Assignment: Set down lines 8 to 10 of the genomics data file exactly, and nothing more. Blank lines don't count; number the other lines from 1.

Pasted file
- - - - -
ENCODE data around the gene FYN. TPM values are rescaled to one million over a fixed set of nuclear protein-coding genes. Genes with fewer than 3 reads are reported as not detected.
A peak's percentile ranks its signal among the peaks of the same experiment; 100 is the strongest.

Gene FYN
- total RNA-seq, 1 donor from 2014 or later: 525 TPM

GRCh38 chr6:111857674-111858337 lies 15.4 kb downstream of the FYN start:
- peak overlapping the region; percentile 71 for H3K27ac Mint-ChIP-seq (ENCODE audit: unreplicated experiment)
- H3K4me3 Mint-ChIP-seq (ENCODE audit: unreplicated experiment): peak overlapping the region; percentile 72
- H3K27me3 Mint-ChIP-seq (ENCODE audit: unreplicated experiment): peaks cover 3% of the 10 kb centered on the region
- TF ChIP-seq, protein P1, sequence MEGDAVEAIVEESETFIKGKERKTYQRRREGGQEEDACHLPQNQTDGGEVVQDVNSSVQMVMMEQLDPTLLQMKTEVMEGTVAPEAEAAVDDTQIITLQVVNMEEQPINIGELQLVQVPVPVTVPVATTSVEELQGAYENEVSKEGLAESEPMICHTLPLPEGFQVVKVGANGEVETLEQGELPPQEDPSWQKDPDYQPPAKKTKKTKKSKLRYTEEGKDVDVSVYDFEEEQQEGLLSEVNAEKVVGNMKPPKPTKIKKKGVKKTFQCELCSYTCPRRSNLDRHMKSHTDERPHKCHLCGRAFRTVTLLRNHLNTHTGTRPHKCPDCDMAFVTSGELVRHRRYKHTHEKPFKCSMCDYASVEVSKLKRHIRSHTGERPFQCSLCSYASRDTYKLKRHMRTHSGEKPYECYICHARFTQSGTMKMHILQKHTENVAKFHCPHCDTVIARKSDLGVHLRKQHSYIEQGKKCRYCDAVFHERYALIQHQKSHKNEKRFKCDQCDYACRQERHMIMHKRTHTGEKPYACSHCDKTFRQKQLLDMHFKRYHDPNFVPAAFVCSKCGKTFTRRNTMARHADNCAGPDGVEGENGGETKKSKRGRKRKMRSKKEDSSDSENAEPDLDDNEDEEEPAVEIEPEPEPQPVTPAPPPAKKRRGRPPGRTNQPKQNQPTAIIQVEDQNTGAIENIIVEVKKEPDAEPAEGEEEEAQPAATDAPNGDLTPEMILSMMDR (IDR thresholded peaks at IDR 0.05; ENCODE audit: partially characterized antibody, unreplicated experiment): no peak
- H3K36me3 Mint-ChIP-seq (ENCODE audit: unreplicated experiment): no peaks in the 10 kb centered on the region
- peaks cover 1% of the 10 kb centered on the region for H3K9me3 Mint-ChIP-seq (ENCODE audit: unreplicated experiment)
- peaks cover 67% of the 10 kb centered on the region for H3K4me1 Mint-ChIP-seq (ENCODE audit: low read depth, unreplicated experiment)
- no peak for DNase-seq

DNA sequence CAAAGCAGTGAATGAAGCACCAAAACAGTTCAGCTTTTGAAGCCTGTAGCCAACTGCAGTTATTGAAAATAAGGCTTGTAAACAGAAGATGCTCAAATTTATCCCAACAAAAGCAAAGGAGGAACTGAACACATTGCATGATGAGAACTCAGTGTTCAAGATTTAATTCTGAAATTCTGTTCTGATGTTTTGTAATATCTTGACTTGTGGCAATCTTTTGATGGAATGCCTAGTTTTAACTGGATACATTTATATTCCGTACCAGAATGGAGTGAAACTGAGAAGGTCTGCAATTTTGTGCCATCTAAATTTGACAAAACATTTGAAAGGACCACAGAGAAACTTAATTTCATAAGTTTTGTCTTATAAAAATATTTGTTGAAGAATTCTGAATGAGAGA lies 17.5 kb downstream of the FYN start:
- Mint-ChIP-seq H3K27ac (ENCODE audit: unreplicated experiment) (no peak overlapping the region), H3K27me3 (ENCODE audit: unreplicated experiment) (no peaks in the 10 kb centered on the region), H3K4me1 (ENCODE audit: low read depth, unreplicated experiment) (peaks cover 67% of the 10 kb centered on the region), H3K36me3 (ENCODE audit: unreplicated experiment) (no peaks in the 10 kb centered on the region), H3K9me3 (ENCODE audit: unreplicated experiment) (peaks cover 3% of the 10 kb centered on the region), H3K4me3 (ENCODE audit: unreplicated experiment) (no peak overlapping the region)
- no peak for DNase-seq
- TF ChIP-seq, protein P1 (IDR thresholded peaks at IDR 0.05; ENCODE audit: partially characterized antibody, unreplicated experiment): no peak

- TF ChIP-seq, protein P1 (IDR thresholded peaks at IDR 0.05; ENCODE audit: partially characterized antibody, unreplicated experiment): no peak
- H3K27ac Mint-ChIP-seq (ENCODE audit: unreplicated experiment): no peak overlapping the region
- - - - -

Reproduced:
- H3K27me3 Mint-ChIP-seq (ENCODE audit: unreplicated experiment): peaks cover 3% of the 10 kb centered on the region
- TF ChIP-seq, protein P1, sequence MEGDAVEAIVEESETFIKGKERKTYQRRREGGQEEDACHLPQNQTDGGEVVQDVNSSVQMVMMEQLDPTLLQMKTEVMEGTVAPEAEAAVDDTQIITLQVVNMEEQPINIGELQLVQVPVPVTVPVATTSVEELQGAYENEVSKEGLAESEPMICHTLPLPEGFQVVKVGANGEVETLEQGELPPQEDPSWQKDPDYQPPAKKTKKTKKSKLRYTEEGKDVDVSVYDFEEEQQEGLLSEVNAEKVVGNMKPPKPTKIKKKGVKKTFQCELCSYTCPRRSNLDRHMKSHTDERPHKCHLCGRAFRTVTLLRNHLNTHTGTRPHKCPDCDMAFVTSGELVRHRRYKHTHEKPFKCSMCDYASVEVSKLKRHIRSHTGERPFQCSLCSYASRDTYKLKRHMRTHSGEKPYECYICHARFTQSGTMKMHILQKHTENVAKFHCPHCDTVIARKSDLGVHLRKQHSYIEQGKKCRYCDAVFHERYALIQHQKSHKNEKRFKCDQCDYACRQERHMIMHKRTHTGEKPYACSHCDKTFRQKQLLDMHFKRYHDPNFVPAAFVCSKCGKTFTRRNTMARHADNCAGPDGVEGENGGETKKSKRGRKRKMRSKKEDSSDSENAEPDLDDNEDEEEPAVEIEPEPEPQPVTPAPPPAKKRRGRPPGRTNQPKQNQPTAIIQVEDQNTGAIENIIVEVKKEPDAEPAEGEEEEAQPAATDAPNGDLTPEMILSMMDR (IDR thresholded peaks at IDR 0.05; ENCODE audit: partially characterized antibody, unreplicated experiment): no peak
- H3K36me3 Mint-ChIP-seq (ENCODE audit: unreplicated experiment): no peaks in the 10 kb centered on the region